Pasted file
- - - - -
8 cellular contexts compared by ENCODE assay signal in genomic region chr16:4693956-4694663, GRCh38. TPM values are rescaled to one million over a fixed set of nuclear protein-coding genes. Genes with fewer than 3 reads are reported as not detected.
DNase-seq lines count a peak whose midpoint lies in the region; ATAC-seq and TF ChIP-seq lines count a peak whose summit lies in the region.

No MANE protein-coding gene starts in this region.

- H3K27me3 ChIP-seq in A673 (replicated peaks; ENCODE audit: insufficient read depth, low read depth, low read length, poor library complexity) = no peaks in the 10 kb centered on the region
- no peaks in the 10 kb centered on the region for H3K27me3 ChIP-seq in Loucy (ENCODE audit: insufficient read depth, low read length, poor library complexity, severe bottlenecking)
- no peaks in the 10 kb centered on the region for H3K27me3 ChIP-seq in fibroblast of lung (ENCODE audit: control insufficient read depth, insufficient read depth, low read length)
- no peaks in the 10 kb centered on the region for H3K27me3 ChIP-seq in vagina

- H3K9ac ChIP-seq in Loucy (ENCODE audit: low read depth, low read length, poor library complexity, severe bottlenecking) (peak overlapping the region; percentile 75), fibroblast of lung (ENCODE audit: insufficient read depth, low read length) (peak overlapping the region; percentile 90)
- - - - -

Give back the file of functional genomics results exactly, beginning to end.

8 cellular contexts compared by ENCODE assay signal in genomic region chr16:4693956-4694663, GRCh38. TPM values are rescaled to one million over a fixed set of nuclear protein-coding genes. Genes with fewer than 3 reads are reported as not detected.
DNase-seq lines count a peak whose midpoint lies in the region; ATAC-seq and TF ChIP-seq lines count a peak whose summit lies in the region.

No MANE protein-coding gene starts in this region.

- H3K27me3 ChIP-seq in A673 (replicated peaks; ENCODE audit: insufficient read depth, low read depth, low read length, poor library complexity) = no peaks in the 10 kb centered on the region
- no peaks in the 10 kb centered on the region for H3K27me3 ChIP-seq in Loucy (ENCODE audit: insufficient read depth, low read length, poor library complexity, severe bottlenecking)
- no peaks in the 10 kb centered on the region for H3K27me3 ChIP-seq in fibroblast of lung (ENCODE audit: control insufficient read depth, insufficient read depth, low read length)
- no peaks in the 10 kb centered on the region for H3K27me3 ChIP-seq in vagina

- H3K9ac ChIP-seq in Loucy (ENCODE audit: low read depth, low read length, poor library complexity, severe bottlenecking) (peak overlapping the region; percentile 75), fibroblast of lung (ENCODE audit: insufficient read depth, low read length) (peak overlapping the region; percentile 90)